As I went on, I began to learn more and more about my father. He had made money in Australia, it was said, and had come to live at Woodbury some fourteen years earlier, where my mother had died when I was a child of four; and some accounts said she was a widow of fortune. My father had been interested in chemistry and photography, it seemed, and had lately completed a new invention, the acmegraph, for taking successive photographs at measured intervals of so many seconds by electric light. He was a grave, stern man, the papers said, more feared than loved by his servants and neighbours; but nobody about was known to have a personal grudge against him. On the contrary, he lived at peace with all men. The motive for the murder remained to the end a complete mystery.

On the second morning of the inquest, however, a curious thing happened. The police, it appeared, had sealed up the room where the murder took place, and allowed nobody to enter it till the inquiry was over. But after the jury came round to view the room, the policeman in charge found the window at the back of the house had been recently opened, and the box with the photographic apparatus had been stolen from the library. Till that moment nobody had attached any importance to the presence of this camera. It hadn't even been opened and examined by the police, who had carefully noted everything else in the library. But as soon as the box was missed strange questions began to be asked and conjecturally answered. The police for the first time then observed that though it was half-past eight at night when the murder occurred, and the lamp was not lighted, the witnesses who burst first into the room described all they saw as if they had seen it clearly. They spoke of things as they would be seen in a very bright light, with absolute definiteness. This set up inquiry, and the result of the inquiry was to bring out the fact, which in the excitement of the moment had escaped the notice of all the servants, that as they entered the room and stared about at the murder, the electric flash of the apparatus was actually in operation. But the scene itself had diverted their attention from the minor matter of the light that showed it.

The Inspector had been watching me narrowly as I read these extracts. When I reached that point, he broke in with a word of explanation.

"Well, that put me on the track, you see," he said, leaning forward once more. "I thought to myself, if the light was acting, then the whole apparatus must necessarily have been at work, and the scene as it took place must have been photographed, act by act and step by step, exactly as it happened. At the time the murderer, whoever he was, can't have known the meaning of the flashes. But later, he must have come to learn in some way what the electric light meant, and must have realised, sooner than we did, that therein the box, in the form of six successive negatives of the stages in the crime, was the evidence that would infallibly convict him of this murder." He stroked his moustache thoughtfully. "And to think, too," he went on with a somewhat sheepish air, "we should have had those photographs there in our power all those days and nights, and have let them in the end slip like that through our fingers! To think he should have found it out sooner than we! To think that an amateur like the murderer should have outwitted us!"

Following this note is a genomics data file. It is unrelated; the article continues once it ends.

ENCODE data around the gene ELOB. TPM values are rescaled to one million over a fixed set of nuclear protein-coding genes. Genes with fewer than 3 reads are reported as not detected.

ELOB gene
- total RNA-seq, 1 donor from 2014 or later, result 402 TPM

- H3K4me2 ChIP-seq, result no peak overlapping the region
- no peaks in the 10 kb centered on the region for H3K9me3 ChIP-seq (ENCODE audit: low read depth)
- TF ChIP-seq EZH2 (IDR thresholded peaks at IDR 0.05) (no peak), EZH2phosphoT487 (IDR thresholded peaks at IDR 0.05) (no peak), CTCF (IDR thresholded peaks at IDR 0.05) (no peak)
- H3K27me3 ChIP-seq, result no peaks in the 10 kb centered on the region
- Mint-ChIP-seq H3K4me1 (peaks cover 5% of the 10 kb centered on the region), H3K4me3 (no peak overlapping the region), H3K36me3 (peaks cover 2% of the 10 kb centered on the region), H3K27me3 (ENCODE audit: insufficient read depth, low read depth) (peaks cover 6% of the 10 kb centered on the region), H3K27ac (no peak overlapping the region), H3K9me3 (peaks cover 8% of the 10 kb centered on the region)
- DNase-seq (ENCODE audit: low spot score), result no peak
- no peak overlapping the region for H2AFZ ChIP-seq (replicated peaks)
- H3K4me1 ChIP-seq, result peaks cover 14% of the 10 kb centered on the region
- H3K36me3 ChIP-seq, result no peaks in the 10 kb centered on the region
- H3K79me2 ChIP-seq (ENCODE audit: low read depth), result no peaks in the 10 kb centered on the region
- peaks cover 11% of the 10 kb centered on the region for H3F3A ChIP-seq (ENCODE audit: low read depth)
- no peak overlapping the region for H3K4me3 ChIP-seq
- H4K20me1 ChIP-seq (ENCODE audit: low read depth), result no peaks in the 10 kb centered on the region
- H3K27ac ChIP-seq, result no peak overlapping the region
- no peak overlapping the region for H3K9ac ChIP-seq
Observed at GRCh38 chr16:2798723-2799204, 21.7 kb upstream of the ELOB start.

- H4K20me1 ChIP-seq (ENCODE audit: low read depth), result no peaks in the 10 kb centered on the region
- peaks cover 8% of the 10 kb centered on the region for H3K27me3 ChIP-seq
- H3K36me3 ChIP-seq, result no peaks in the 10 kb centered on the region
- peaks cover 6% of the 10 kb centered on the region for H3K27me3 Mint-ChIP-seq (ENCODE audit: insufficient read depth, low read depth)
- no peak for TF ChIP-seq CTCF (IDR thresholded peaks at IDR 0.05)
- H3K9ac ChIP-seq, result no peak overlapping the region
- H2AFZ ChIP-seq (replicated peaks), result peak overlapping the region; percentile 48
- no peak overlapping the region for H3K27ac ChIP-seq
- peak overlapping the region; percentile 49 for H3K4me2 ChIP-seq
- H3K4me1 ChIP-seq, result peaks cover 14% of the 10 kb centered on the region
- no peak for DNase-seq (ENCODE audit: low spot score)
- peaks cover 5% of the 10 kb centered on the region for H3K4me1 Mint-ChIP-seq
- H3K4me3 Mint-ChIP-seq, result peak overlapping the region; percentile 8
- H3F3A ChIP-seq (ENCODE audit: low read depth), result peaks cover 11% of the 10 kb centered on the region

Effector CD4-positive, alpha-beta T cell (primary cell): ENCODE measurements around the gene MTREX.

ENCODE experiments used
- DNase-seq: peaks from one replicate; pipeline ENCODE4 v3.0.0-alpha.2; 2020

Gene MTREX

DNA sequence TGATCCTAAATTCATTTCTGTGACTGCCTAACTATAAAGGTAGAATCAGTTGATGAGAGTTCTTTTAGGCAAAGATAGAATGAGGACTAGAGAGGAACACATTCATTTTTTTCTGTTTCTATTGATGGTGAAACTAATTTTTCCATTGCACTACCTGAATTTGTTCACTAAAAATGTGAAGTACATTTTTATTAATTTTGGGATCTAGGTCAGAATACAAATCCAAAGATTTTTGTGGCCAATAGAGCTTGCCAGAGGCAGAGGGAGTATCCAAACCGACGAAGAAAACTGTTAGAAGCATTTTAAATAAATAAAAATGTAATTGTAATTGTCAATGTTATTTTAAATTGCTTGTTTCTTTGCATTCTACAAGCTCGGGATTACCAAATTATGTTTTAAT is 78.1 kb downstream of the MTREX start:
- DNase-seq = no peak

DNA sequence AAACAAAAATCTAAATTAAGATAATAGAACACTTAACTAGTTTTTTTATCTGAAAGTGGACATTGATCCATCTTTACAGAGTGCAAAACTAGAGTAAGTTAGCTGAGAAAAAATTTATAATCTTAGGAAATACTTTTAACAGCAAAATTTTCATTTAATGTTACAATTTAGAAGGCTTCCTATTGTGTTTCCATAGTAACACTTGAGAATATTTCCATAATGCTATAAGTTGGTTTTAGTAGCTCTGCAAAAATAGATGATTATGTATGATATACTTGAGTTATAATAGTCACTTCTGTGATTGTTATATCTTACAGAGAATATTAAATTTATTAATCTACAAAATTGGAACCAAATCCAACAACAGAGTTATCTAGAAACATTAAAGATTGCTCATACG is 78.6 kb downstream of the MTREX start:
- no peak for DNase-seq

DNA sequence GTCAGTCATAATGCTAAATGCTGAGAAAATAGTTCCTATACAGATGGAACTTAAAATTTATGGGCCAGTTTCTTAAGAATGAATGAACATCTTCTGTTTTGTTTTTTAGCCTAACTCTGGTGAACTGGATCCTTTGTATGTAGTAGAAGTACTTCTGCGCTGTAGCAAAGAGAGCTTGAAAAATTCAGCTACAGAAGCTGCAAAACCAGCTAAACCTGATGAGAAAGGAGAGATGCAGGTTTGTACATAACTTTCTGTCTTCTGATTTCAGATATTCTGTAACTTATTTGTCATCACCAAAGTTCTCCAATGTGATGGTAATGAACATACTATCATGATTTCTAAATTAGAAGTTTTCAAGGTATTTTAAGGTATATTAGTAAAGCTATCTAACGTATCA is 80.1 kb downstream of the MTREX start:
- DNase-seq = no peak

"But how do you know," I cried, "there was ever more than one photograph? How do you know this wasn't the only negative?"

"Because," the Inspector answered quickly, pointing to a figure in the corner of the proof, "do you see that six? Well, that tells the tale. Each plate of the series was numbered so in the apparatus. Number six could only fall into focus after numbers one, and two, and three, and four, and five, had first been photographed. We've only got the last--and least useful for our purpose. There must have been five earlier ones, showing every stage of the crime, if only we'd known it."

I was worked up now to a strange pitch of excitement.

"And how did this one come into your possession?" I asked, all breathless. "If you managed to lay your hands on one, why not on all six of them?"

The Inspector drew a long breath.

"Ah, that's the trouble!" he replied, still gazing at me hard. "You see, it was this way. As soon as we found the camera was missing, we came to the conclusion the murderer must have returned to The Grange to fetch it. But it was a large and heavy box, and the only one of its kind as yet manufactured; so, to carry it away in his hands would no doubt have led to instant detection. I concluded, therefore, the man would take off the box entire, so as to prevent the danger of removing the plates on the spot; and as soon as he reached a place of safety in the shrubbery, he'd fling away the camera, either destroying the incriminating negatives then and there or carrying them off with him. The details of the invention had already been explained to me by your father's instrument-maker, who set up the clockwork for him from his own designs; and I knew that the removal of the plates from the box was a delicate, and to some extent a difficult, operation. So I felt sure they could only have been taken out in a place of comparative safety, not far from the house; and I searched the shrubbery carefully, to find the camera."